Today, these classes still occupy a gray area between preschool and elementary school—not guaranteed, required, or fully funded in most states, but significant enough that children’s development will be compromised in their absence. For many students, grades are their introduction to formal schooling. Curricula vary, but they usually cover the building blocks of core subjects such as reading and math, in addition to basic social, emotional, and motor skills. The importance of this education cannot be overstated. At ages 5 and 6, children are at an important stage in brain development. Educators, advocates, researchers and state officials largely agree that full-day programs benefit children, both academically and socially. Studies have shown that children who enroll in full-day offerings make greater progress in literacy than those enrolled in half-day offerings. This advantage is maintained for many years.

Parents whose kids don’t get a full day slot alone fill in the learning gap. Anna Baker, a mother from Marshfield, Massachusetts, tried to work around this for her daughter by setting up play dates and signing her up for piano lessons and academic enrichment classes taught by retired teachers. “It was piecemeal and expensive, and I was frustrated that her peers were getting the extra experience, more art, more gym, all the age-for-socialization that most kids should have,” she told me. Still, Baker felt lucky. Some of her daughter’s friends couldn’t pay for the full day option even if they signed on, and they couldn’t afford to supplement the free half day program with extracurricular activities, as Baker did.

For Rachael Abell, president of the school committee in Beverly, Massachusetts—where, until 2018, a full-day kindergarten cost $4,000 a year—this issue of access is a failure of conscience on her district’s part. “The budget is our moral document; this is what we believe in,” he told me. “Are we saying to our community, ‘If you can afford public education, you can get it, and if you can’t, you can get a half day’?” He hated seeing parents come in to inquire about scholarships, or having to pull their children away because they couldn’t afford any more. So he and the committee reduced the tuition fee gradually, until they eliminated it completely in 2020.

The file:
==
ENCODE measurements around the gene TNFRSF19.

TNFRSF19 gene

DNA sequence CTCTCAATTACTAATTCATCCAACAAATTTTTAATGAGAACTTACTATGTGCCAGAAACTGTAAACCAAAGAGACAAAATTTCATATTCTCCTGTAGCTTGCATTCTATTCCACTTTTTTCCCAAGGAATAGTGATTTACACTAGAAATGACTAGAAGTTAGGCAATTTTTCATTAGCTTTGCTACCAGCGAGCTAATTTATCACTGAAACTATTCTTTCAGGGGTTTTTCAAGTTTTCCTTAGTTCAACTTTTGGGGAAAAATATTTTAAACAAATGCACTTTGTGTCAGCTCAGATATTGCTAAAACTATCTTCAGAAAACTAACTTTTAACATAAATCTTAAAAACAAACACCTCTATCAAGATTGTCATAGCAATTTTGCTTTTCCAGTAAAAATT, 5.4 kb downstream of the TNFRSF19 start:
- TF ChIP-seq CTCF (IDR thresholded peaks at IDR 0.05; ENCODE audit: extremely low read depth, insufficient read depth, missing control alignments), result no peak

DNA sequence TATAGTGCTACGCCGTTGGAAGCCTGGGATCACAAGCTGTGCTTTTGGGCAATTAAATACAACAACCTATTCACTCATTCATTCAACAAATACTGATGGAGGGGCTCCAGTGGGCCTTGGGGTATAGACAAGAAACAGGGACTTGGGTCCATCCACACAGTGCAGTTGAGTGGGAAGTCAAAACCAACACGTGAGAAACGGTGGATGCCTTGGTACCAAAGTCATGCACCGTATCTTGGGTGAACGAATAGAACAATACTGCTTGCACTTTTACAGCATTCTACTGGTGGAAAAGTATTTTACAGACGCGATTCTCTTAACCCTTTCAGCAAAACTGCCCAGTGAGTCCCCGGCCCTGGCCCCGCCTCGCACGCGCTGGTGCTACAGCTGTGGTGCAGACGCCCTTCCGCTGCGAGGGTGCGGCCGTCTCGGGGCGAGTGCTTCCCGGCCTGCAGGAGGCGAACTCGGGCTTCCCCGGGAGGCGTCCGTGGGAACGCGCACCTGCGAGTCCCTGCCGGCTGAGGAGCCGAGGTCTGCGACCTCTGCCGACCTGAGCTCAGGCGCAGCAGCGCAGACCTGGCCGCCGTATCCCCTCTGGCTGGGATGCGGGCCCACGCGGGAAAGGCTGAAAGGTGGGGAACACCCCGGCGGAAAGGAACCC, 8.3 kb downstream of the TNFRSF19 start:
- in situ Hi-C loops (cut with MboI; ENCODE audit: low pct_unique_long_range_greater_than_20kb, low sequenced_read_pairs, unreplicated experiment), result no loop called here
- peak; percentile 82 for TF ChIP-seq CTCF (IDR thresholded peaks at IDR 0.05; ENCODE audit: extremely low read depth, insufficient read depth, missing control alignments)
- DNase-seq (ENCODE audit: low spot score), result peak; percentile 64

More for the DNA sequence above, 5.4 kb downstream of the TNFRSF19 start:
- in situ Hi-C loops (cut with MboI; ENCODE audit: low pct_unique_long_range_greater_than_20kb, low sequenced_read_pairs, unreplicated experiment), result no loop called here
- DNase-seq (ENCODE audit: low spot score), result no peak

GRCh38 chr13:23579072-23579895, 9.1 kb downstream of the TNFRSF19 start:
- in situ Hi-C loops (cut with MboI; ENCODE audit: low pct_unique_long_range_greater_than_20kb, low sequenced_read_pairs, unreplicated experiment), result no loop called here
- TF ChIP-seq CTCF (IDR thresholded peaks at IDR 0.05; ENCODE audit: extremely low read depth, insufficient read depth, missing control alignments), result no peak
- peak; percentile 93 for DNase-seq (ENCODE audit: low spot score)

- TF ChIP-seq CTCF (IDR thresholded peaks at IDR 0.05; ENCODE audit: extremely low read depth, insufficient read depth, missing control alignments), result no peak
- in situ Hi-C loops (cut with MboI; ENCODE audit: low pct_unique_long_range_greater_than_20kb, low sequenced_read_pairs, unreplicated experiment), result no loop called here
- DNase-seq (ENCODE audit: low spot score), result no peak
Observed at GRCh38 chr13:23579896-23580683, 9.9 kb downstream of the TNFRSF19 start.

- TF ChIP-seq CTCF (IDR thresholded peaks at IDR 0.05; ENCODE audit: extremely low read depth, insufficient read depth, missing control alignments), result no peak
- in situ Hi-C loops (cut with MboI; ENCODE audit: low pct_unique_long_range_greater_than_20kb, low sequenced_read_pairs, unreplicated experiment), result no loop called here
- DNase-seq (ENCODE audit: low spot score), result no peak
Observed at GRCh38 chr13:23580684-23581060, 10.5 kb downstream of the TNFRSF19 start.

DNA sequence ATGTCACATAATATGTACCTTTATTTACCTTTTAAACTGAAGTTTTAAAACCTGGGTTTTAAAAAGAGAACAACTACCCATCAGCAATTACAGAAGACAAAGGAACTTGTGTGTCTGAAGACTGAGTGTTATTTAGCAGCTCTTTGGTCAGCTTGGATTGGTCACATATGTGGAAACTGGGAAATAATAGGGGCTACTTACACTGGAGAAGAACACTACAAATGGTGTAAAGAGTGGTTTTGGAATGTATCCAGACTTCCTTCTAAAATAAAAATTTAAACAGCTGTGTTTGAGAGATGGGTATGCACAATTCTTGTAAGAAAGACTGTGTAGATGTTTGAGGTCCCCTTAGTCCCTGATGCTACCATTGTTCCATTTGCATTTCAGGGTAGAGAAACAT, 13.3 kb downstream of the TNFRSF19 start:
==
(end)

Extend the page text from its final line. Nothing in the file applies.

When the government doesn’t guarantee adequate early childhood education, the burden becomes “all internalized into the family,” Anna Thomas, a senior policy analyst at the childhood advocacy group, Voices for Utah Children, told me. “All the stress, all the challenges, all the punishment for not working out—families take it for granted, especially mothers.” This burden is unsustainable for many people. Half of US families have two working parents, and 71 percent of mothers of children under 18 are in the labor force. Perhaps for this reason, policies that would expand the offerings by a full day seem popular with parents. In Utah for example, where only about a third of children have access to full day programs, 68 percent of voters support expanding full day kindergarten, and up to 69 percent would accept a tax increase to facilitate it, according to a Voices for Utah Children survey.

The importance of guaranteeing universally free full-day kindergarten has perhaps never been more obvious. The pandemic exposed the dire consequences of exclusion of families from community care: Parents’ mental health plummeted, children were left behind alarmingly, and mothers left jobs in a staggering number. Kindergarten enrollment fell to levels not seen since the 2000s, and public kindergartens lost 340,000 students from 2019 to 2020—a figure likely due to declining birth rates but which cannot be explained by itself. And the US has no reason to lose; according to a 2020 UNICEF report, America ranks among the lowest developed countries in terms of child welfare, which includes socialization and achievement in math and reading.

Economically, with rising food prices, inflation at a historic high, and soaring gas prices, American families needed help—myself included. I recently learned that my son would be able to attend our school’s full day program because someone else had denied them their place. Knowledge brings relief but also stress. I couldn’t resist the study, play, and socializing that the full day option offered, but I knew that paying nearly $4,000 a year (excluding treatment) meant having less for increased living expenses, medical debt, or an emergency fund. While not a panacea for recent parenting crises or loss of education, creating a free full-day program nationwide will provide much-needed support to families across the country. It’s too late.